Alicia Ely Yamin and Roojin Habibi
It has scarcely been a month since COVID-19 (then simply known as the disease caused by a novel ‘coronavirus’) was declared a “public health emergency of international concern”. The virus has since travelled to every continent except Antarctica, and prompted at least 80 travel restrictions against China, with many others now targeting secondarily affected countries, such as Iran, Italy, and South Korea.
Although World Health Organization (WHO) Director General Dr. Tedros Ghebreyesus has called for solidarity, not stigma, it is notable that to date WHO has not issued any substantive guidance on how countries can take public health measures that achieve health protection while respecting human rights. Amid growing public fears, confusion, and misinformation, as well as government reactions that may fuel rather than mitigate intolerance, discrimination and exclusion, it is critical to set out some key human rights principles and the guidance they provide.
First, we live in an inexorably globalized world; people travel, goods move, and economies (on which livelihoods depend) rely on networks of exchange. The International Health Regulations, binding upon all 196 member states of WHO, explicitly aim to reduce the spread of disease while minimizing disruptions to travel and trade and respecting the dignity, human rights, and fundamental freedoms of persons during public health crises. In practice, this means, among other things, treating travelers with courtesy and respect; taking gender, sociocultural, ethnic, and religious concerns into consideration; arranging basic living necessities and appropriate communication during the application of health measures and most fundamentally, non-discrimination.
Second, domestically most countries have statutes (and sometimes interpretations of constitutional provisions) that allow for human rights derogations or limitations in times of public health and/or national emergency. However, under international law as well as constitutional law in democratic states where this has been tested, such measures have to be necessary, proportionate, and reasonably related to legitimate public ends.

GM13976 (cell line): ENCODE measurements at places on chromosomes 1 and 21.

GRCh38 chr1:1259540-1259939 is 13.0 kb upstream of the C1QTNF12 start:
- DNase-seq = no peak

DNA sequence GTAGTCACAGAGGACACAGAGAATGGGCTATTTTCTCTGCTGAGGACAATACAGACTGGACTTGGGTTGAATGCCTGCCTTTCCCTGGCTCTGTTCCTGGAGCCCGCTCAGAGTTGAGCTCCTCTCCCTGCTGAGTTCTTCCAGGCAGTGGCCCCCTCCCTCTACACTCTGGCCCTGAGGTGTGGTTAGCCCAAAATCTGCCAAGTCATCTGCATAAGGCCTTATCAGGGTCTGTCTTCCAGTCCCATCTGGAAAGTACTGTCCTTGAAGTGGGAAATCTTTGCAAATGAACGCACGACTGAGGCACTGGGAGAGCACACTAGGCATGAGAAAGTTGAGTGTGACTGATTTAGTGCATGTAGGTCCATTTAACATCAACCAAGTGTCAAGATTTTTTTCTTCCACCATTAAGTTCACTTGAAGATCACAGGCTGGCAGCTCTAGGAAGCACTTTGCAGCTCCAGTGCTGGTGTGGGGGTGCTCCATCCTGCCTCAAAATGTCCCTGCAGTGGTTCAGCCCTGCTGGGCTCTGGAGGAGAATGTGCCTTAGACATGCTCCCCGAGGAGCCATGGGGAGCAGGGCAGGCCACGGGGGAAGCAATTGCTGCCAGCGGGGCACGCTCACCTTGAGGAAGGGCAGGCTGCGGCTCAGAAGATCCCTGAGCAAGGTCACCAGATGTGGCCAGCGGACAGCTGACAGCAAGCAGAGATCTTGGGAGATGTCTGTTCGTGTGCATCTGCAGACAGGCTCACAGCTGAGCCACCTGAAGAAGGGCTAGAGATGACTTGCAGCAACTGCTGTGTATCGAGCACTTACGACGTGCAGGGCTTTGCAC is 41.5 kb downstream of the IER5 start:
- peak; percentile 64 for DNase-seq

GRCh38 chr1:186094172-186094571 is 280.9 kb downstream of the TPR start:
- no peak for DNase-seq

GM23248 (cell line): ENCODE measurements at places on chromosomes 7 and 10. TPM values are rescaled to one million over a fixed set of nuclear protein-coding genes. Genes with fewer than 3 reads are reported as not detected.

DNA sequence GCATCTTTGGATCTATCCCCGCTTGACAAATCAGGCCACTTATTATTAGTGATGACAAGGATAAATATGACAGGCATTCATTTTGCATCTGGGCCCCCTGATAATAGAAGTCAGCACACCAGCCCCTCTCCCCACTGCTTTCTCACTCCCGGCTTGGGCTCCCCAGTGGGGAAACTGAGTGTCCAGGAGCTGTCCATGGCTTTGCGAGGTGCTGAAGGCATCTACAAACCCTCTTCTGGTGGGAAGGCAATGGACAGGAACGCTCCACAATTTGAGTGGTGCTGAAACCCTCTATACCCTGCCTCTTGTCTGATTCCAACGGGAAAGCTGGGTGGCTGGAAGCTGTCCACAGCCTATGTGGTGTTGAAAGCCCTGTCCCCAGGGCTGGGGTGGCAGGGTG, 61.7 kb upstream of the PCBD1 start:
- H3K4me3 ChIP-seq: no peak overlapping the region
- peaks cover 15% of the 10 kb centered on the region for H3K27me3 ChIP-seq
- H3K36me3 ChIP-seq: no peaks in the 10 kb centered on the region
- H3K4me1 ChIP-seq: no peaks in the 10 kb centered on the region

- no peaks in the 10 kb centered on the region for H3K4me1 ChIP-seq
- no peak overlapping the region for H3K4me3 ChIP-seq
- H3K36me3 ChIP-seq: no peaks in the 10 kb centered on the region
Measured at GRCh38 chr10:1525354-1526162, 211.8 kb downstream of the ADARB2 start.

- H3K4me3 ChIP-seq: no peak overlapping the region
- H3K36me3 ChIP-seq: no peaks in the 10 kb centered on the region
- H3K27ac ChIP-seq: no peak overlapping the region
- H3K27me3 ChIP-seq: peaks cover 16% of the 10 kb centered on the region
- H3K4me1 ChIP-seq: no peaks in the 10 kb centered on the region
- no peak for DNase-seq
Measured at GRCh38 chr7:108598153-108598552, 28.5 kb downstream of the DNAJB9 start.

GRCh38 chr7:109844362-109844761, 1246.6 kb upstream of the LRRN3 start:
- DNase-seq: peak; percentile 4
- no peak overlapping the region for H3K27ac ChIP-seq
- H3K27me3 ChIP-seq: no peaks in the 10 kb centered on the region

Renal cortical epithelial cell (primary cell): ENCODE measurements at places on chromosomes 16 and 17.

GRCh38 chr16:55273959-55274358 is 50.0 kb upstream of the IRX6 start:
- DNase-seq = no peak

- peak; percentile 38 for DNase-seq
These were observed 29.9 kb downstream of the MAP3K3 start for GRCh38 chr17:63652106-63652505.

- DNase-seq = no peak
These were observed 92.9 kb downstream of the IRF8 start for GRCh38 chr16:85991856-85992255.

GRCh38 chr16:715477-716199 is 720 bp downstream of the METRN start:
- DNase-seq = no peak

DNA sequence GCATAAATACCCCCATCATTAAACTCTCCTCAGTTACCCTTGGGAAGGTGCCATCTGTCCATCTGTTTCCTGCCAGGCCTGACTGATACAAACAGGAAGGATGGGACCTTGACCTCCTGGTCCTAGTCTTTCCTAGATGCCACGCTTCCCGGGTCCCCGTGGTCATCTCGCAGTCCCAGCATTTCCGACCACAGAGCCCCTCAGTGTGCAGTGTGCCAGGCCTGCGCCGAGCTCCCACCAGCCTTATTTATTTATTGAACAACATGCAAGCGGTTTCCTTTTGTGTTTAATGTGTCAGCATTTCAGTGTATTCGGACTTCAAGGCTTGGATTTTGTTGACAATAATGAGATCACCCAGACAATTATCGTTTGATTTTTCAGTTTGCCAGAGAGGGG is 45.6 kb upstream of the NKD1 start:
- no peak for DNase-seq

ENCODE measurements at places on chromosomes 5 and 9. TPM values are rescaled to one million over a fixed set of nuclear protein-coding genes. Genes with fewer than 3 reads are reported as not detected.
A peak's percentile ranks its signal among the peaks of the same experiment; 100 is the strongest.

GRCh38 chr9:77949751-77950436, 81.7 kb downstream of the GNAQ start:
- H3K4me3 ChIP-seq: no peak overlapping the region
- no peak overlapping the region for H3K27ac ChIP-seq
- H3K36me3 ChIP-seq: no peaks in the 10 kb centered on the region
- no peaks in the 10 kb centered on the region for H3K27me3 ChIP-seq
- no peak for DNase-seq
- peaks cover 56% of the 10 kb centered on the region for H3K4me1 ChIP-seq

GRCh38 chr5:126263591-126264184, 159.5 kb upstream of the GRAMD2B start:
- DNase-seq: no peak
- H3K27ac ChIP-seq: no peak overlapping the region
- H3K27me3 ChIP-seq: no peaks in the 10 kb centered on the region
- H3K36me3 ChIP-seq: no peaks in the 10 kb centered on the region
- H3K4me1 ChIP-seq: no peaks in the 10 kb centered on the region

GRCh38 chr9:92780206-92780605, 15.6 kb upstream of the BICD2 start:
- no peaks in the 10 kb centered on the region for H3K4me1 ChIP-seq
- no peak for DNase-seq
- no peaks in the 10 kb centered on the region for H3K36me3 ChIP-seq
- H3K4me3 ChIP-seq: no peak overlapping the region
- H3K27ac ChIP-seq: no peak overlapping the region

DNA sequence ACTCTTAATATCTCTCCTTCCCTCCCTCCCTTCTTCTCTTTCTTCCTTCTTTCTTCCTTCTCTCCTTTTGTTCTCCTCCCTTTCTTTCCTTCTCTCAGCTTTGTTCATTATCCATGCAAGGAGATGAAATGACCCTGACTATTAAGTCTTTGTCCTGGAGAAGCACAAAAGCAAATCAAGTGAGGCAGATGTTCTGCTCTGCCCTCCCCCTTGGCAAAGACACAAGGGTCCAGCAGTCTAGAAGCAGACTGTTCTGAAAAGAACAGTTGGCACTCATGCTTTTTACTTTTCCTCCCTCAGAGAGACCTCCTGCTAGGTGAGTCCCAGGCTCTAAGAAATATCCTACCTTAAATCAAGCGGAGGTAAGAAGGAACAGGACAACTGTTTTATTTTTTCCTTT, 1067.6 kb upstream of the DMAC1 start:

It is not enough for any government to merely assert they are doing what is necessary or effective. The essence of human rights—and democracy—is that the authority of government resides in the people. We are not passive targets either of an oncoming virus, or of governmental programs. Governments must be able to provide adequate and transparent justification for the measures being taken (and those not taken) to contain the virus and protect public health. And contrary to views that people’s active participation would slow down command-and-control decisions regarding the virus, every experience with past outbreaks, everywhere in the world demonstrates that the agency and meaningful (not tokenistic) engagement of individuals and communities is essential for effectively managing the spread of disease.
Third, “we the public” are not all the same; gender, race, caste, class, disability, ethnicity, and other axes of identity determine our inclusion within society and by extension, our vulnerability to epidemics. Even when measures may seem neutral on their face, public health—especially when controlling infectious diseases—tends to follow an inexorably utilitarian logic, which can often lead to inadvertent discrimination. For example, women are overwhelmingly responsible for caretaking both at home and as front-line health providers. And “social distancing” means little in crowded housing conditions, prisons, and public transportation and may lead to stigmatization of already marginalized groups; mass school closings may mean some children go without the only meal they receive every day, and add to gendered care-giving burdens; and transferring public preparedness responsibilities to individuals and individual employers reinforces entrenched patterns of privilege and deprivation across social determinants of health.
Fourth, within the health care system, if people are excluded based on resources, employment and/or immigration status, and the like, the impacts of an outbreak are exponentially greater on those excluded populations—with respect to access to information, as well as to diagnostic testing and treatment. Needless to say, viruses don’t obey taxonomies of legal entitlement, so such non-universal systems further entrench the virus in societies and aggravate social and economic disruption. If there were any remaining doubt as to how ill-advised (as well as unethical and inconsistent with human rights) market-based allocation of essential health care and punitive austerity measures that retract health and social protection for the poor are, the looming COVID-19 pandemic should surely set those questions to rest.
Accountability and transparency also must apply to the private sector, from providers to industry, which is rapidly developing therapeutics and vaccines. For example, there should be no price gouging on essential food or medical supplies and at a minimum a very high burden of justification to obtain exclusive licensing of any potential new therapy during a pandemic.
We should have learned by now that human rights protections cannot be an afterthought in epidemics. This crisis may provide an opportunity to see the value of truth and trust in democracy and multilateralism, and the starkly dystopian reality we face without them.
Alicia Ely Yamin, JD MPH, is a Senior Fellow at the Petrie-Flom Center for Health Law Policy, Biotechnology, and Bioethics at Harvard Law School.
Roojin Habibi is a Research Fellow, Global Strategy Lab, and PhD Candidate, Law, York University.
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